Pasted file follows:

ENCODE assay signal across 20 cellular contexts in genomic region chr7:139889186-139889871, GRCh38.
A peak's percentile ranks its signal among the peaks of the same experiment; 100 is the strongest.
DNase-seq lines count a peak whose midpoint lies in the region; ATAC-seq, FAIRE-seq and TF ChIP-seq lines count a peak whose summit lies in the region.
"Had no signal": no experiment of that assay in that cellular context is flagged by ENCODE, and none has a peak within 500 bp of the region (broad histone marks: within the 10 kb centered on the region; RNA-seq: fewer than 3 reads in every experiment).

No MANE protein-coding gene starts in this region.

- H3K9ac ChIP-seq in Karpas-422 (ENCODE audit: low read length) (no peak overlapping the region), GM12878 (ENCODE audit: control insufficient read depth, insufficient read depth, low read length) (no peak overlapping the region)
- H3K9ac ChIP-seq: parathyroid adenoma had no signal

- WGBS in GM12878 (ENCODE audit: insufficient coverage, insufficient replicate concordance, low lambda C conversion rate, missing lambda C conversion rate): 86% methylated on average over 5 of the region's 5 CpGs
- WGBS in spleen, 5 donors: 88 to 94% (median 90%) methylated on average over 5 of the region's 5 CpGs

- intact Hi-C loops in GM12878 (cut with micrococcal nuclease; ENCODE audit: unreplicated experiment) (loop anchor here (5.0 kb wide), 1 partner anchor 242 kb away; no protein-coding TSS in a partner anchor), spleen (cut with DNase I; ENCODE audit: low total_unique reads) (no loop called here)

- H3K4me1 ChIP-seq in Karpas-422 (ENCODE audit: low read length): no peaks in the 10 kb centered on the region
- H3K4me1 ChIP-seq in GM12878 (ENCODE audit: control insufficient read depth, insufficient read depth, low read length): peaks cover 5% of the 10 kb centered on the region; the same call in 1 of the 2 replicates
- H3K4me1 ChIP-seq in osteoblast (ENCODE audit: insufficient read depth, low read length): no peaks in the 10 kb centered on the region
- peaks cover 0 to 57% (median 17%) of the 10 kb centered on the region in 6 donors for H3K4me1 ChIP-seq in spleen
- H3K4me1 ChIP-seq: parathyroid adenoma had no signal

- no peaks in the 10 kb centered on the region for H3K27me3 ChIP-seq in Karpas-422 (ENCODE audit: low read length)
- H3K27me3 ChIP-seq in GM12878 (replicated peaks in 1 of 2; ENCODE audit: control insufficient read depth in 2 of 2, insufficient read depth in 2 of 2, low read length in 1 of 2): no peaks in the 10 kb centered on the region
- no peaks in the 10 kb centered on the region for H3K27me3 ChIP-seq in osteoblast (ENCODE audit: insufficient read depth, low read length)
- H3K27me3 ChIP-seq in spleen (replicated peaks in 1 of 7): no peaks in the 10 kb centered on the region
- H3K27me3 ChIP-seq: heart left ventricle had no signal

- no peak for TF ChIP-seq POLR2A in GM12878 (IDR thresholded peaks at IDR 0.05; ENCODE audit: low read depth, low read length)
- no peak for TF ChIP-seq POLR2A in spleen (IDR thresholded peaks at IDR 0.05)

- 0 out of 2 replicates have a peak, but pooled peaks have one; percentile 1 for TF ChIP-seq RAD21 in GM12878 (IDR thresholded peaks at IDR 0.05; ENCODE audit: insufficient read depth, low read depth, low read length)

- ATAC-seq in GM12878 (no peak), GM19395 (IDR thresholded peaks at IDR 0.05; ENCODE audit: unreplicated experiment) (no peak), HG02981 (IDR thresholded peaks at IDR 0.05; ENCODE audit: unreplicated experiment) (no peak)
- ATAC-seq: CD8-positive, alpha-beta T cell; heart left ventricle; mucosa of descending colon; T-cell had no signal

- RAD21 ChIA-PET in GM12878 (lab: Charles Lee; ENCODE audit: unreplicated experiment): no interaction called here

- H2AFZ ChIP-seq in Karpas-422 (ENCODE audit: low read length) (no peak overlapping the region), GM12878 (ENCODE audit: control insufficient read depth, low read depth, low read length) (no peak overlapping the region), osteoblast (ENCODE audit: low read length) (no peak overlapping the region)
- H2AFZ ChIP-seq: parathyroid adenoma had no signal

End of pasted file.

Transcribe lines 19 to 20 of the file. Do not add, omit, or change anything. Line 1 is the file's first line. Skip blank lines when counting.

- H3K27me3 ChIP-seq in spleen (replicated peaks in 1 of 7): no peaks in the 10 kb centered on the region
- H3K27me3 ChIP-seq: heart left ventricle had no signal